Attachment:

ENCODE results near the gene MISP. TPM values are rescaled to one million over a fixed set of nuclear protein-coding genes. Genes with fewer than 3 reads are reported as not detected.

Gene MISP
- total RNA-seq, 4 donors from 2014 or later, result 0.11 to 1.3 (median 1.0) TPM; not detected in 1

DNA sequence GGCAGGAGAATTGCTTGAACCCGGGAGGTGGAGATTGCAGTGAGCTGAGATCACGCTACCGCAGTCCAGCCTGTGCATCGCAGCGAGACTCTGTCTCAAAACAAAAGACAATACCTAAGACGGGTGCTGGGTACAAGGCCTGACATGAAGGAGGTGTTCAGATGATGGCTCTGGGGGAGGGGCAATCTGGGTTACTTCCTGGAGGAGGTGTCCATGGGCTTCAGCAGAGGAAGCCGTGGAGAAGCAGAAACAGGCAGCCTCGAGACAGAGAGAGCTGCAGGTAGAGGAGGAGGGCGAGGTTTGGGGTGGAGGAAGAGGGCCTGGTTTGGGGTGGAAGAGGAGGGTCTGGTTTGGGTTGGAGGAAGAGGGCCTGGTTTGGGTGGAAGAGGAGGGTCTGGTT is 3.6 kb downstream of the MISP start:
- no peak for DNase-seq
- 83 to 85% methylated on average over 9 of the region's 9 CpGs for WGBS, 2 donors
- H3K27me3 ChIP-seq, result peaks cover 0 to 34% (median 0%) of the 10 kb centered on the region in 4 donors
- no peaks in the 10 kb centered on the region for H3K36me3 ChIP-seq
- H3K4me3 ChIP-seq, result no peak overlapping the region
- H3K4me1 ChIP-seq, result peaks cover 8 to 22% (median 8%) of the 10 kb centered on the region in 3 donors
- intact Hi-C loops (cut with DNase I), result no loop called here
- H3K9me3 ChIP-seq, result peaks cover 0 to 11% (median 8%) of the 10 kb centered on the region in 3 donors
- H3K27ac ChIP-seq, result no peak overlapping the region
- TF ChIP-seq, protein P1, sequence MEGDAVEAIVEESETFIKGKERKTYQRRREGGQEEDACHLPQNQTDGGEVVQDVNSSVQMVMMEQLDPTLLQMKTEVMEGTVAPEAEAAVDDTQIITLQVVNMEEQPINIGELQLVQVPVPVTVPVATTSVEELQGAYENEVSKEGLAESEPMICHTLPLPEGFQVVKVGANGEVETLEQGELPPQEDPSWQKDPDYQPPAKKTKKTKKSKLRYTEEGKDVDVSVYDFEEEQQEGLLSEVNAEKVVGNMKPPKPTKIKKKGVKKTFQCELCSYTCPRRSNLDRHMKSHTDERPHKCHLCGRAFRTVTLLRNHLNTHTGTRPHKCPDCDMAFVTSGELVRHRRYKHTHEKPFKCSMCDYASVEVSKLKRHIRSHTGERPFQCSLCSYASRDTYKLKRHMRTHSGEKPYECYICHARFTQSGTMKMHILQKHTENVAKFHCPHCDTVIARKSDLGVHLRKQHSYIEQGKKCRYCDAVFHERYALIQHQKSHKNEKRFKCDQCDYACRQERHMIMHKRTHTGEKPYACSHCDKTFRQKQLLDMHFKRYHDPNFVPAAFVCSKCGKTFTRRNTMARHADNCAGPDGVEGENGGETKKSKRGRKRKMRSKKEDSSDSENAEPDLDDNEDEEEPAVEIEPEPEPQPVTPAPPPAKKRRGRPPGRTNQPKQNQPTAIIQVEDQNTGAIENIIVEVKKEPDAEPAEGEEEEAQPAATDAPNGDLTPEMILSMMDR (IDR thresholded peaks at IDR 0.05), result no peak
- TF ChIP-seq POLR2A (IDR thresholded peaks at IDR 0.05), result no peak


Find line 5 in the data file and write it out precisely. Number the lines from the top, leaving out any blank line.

- no peak for DNase-seq